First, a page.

“It’s not made clear why this woman is singing Schumann, or how that is linked to the rest of the material,” Bullock said in an interview on the Lincoln Center website. But this risk-taking artist has an impressive record of embracing new projects that enable her to “educate herself,” as she has said, and to take audiences along on the ride.
Review: 'Zauberland' Pairs Schumann With a Syrian Refugee
NEW YORK — When composer Bernard Foccroulle approached soprano Julia Bullock about the project that became “Zauberland,” she felt some initial trepidation. With Martin Crimp, Foccroulle had written 19 songs about a pregnant Syrian refugee who leaves her husband and family in Aleppo for a new life in Germany. And the new music would be woven into Schumann’s 1840 song cycle “Dichterliebe.”
“Zauberland” had its New York premiere Tuesday at the Gerald W. Lynch Theater at John Jay College, presented by Lincoln Center’s White Light Festival. At the end of this 80-minute show — featuring Bullock, pianist Cédric Tiberghien and four silent actors, in a staging by Katie Mitchell — it was still not clear why the protagonist keeps shifting between Schumann’s songs and the new ones.
Yet that dreamlike ambiguity is the most compelling element of “Zauberland,” an intense and thoughtful, though frustrating, work. It opens with Bullock and Tiberghien commencing what seems a traditional performance of “Dichterliebe.” Soon Bullock’s singer is accosted by two male actors, who blindfold her, tear off the outer layer of her concert dress, prod and beseech her, and lay her on a wood bed.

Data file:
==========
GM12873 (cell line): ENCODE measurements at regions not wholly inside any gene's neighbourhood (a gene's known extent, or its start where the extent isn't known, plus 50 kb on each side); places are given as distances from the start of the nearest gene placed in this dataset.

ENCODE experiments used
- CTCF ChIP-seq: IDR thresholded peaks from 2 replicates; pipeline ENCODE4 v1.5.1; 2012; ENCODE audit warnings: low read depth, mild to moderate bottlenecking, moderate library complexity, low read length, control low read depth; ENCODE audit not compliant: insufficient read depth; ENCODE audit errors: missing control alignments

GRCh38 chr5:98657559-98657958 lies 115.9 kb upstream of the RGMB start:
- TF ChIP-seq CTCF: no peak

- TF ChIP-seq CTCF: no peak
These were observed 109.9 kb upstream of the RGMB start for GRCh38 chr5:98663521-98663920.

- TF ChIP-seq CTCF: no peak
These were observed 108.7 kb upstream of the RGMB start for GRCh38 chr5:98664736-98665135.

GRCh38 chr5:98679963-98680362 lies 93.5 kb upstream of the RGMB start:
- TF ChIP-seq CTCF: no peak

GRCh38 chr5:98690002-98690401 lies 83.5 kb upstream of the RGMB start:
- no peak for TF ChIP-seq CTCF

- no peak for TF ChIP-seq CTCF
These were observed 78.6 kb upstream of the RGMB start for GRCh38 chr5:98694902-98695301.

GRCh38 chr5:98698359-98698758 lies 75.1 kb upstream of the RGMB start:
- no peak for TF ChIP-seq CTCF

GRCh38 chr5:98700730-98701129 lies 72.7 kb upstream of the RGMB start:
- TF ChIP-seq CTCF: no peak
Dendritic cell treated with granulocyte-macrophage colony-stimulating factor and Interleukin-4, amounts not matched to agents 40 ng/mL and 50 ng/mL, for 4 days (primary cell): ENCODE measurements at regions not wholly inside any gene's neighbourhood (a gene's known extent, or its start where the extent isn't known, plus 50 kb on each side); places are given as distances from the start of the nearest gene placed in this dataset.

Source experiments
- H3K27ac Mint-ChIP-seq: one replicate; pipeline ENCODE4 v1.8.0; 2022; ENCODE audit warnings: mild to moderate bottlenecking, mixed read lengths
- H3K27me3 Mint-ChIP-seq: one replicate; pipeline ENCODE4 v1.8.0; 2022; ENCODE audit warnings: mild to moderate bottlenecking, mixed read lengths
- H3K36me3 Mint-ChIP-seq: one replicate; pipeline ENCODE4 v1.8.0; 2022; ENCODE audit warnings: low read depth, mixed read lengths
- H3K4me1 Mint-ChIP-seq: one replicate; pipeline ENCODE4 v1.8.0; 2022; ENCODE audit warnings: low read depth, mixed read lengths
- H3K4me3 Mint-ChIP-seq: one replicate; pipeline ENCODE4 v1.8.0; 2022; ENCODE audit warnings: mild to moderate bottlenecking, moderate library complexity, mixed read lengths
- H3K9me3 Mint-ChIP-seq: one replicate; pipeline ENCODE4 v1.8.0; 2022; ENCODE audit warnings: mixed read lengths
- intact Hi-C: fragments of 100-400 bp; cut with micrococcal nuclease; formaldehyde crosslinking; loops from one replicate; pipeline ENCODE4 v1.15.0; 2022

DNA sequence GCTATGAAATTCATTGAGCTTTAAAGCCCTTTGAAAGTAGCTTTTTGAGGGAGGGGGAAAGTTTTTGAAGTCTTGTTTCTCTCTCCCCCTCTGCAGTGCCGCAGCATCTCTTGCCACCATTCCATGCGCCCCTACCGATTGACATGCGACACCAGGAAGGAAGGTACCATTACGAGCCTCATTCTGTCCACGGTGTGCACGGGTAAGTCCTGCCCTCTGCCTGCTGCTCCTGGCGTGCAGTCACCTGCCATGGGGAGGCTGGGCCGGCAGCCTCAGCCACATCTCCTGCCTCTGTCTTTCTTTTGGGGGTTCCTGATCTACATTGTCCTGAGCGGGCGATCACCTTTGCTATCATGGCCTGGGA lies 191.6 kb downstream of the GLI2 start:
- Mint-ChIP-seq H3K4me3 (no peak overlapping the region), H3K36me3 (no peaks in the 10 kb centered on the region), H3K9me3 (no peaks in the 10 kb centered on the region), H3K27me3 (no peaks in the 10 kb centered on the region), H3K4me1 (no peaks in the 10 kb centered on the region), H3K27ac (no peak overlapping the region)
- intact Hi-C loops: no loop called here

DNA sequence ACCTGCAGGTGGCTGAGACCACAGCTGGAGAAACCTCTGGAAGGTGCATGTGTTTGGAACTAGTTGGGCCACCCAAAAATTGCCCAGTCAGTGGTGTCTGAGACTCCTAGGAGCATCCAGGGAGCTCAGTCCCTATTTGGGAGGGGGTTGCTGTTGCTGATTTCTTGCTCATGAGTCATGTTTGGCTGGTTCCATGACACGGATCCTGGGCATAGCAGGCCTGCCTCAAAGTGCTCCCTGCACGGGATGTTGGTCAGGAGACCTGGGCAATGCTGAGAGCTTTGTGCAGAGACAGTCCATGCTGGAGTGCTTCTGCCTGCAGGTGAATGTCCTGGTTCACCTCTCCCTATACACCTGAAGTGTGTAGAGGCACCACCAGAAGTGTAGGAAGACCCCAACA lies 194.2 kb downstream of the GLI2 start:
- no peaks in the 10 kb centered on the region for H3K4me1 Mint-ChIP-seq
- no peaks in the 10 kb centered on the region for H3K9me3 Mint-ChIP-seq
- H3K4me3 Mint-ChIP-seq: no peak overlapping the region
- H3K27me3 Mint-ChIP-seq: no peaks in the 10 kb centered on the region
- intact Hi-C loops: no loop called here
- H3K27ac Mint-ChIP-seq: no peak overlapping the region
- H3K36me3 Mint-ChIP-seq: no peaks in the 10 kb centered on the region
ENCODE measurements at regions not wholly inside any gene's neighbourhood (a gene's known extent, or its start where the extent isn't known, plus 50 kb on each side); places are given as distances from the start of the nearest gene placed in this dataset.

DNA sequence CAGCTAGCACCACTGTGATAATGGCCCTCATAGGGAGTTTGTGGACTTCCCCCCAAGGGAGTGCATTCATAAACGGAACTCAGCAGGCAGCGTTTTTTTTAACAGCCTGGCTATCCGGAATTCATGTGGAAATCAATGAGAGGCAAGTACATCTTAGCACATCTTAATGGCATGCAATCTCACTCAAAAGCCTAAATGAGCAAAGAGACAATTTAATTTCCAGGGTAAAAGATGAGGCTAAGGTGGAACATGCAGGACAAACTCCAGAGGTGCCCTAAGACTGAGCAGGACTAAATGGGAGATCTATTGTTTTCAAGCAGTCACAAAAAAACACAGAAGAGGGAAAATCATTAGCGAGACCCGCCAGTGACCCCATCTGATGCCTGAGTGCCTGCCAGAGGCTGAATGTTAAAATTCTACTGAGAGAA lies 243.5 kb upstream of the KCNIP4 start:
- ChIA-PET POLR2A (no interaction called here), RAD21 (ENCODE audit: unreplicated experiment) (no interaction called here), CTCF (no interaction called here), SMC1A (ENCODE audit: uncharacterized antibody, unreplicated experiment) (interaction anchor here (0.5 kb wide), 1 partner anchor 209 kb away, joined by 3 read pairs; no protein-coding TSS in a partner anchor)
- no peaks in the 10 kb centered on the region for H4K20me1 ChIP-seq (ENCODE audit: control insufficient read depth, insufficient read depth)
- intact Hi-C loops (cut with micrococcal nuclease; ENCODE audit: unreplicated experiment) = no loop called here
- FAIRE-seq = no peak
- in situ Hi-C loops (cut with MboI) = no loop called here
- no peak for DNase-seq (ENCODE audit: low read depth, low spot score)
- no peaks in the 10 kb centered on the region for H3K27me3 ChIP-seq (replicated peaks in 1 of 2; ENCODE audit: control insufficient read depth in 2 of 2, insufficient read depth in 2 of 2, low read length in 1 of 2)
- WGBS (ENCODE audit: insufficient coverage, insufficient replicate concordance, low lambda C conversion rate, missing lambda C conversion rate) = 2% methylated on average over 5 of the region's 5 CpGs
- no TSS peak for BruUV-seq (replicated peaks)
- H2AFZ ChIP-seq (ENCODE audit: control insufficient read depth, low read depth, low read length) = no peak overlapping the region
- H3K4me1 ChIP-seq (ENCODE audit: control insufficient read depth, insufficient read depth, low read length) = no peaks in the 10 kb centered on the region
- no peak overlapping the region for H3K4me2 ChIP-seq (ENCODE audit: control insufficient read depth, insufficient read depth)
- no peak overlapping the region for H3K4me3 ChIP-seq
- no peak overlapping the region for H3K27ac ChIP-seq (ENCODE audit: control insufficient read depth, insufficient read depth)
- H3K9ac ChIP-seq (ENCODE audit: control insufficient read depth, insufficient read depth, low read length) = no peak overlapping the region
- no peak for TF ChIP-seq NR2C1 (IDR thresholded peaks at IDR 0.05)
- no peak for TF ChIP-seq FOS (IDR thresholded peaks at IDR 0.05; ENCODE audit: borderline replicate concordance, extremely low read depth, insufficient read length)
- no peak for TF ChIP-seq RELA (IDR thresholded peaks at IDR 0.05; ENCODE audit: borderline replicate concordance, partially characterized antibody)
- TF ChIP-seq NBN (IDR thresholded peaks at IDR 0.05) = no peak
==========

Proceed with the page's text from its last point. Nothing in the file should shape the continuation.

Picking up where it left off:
Singing a lieder recital, with its confining protocols, can seem rarefied. “Dichterliebe,” Schumann’s settings of Heine poems about the unrequited and bitter love of a young man, is at once a timeless exploration of longing and a poetic sojourn far from the roiling issues of the contemporary world. Is the character of the singer someone with a social conscious whose thoughts drift to the plight of refugees?
After the first few Schumann songs, the first new one is heard: “Ah—dead—even so.” Then, “Dichterliebe” continues, followed by another grim, restless Foccroulle song, “I walk in the dark to a tree,” which tells of ominous men in black suits who lay down a woman in wedding clothes and spread her hair out in a “ring of flames.” Foccroulle’s musical language deftly combines elements of 12-tone writing, skittish pointillist piano riffs, sonorities that recall Messiaen and milky Impressionist textures. Boulez’s astringent yet sensual music seems a model.
The identities of the Schumann singer and the Syrian refugee begin to blur. Schumann’s protagonist sings of a “magical land” (“Zauberland,” in German) where one’s heart could be free and full of joy. And the refugee longs not just for a new homeland, but also for intimate connection with a lover. Still, the show loses its dramatic thread, especially during the overextended final segment devoted to 17 of Mr. Foccroulle’s songs — which, for all the music’s intricacy, become inflated.
Much of “Zauberland” is good; the creators should bring focus to the material and get it right. And Bullock’s performance was extraordinary. “This is who we’ve been waiting for,” director Peter Sellars recently told The New York Times. Indeed, as her dedication to this worthy project made clear.
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